Child: Umm…

Parent: What’s 2 + 2?

Child: 4.

Parent: Plus 2 is…?

Child: 6.

Parent: Plus 2 is…?

Child: 8.

Parent: How many pieces of pizza do we need?

Child: 8.

In this conversation, the child could get every answer right without every seeing the logic of the solution method. Contrast the conversation above with the one below, in which prompting is used to help the child follow their own inner logic.

Parent: If everyone in our family eats two pieces of pizza, how many pieces of pizza do we need?

Child:  I don’t know.

Parent: How could you figure it out?

Child:  Umm…

Parent: How about four pieces. Is that enough?

Child:  No. Then only two people could have pizza.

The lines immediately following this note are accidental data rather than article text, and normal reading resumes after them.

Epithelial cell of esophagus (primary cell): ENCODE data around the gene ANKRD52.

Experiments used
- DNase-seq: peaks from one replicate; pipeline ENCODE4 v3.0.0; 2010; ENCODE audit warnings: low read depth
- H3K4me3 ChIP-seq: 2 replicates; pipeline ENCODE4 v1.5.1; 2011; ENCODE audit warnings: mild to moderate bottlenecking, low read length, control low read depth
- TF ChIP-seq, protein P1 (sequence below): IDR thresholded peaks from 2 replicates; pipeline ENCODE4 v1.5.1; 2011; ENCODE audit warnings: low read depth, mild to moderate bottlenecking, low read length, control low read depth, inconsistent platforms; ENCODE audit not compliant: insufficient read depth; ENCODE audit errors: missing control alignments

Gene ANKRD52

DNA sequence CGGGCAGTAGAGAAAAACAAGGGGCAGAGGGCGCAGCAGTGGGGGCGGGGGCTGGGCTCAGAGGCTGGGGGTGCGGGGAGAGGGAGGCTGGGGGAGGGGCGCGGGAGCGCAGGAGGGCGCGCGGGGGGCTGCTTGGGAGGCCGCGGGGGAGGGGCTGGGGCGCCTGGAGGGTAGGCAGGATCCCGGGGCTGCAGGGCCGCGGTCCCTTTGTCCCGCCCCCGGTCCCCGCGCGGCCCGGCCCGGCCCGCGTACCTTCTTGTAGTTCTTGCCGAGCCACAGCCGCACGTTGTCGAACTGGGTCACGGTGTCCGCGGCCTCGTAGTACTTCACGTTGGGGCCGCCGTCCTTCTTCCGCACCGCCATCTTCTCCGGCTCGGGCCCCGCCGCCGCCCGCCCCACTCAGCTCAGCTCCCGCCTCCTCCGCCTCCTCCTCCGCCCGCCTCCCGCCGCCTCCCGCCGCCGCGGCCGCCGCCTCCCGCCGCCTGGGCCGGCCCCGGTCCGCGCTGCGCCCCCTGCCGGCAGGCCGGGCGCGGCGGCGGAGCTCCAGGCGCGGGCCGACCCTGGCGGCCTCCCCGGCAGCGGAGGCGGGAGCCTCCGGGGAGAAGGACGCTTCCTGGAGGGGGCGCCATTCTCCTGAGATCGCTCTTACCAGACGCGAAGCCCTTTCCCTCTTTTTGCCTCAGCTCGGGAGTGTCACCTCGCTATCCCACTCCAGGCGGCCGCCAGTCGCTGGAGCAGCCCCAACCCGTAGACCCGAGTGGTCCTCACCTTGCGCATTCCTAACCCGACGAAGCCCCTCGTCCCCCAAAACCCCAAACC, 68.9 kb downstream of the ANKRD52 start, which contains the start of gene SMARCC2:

Parent: So how many more do we need?

Child:  Um, four?

Parent: Why?

Child: Because we have two more people.

Parent: So how much pizza do we need?

Child:  Eight pieces.

Probing is when we are asking our child questions not to get them to an answer, but to get at their thinking. Probing is often the most effective type of questioning a parent can do, because it encourages a child to be aware of their thought processes and to have confidence in their own reasoning. And probing without prompting is really hard to do when your child gets an answer wrong! When a child answers a question wrong, we want to get them to the right answer. But sometimes all a child needs is to think aloud in order to see what they’re doing wrong, and sometimes as a parent we need to know how they’re thinking in order to best help them. Both of these require the parent to just give children space and opportunity to reason on their own.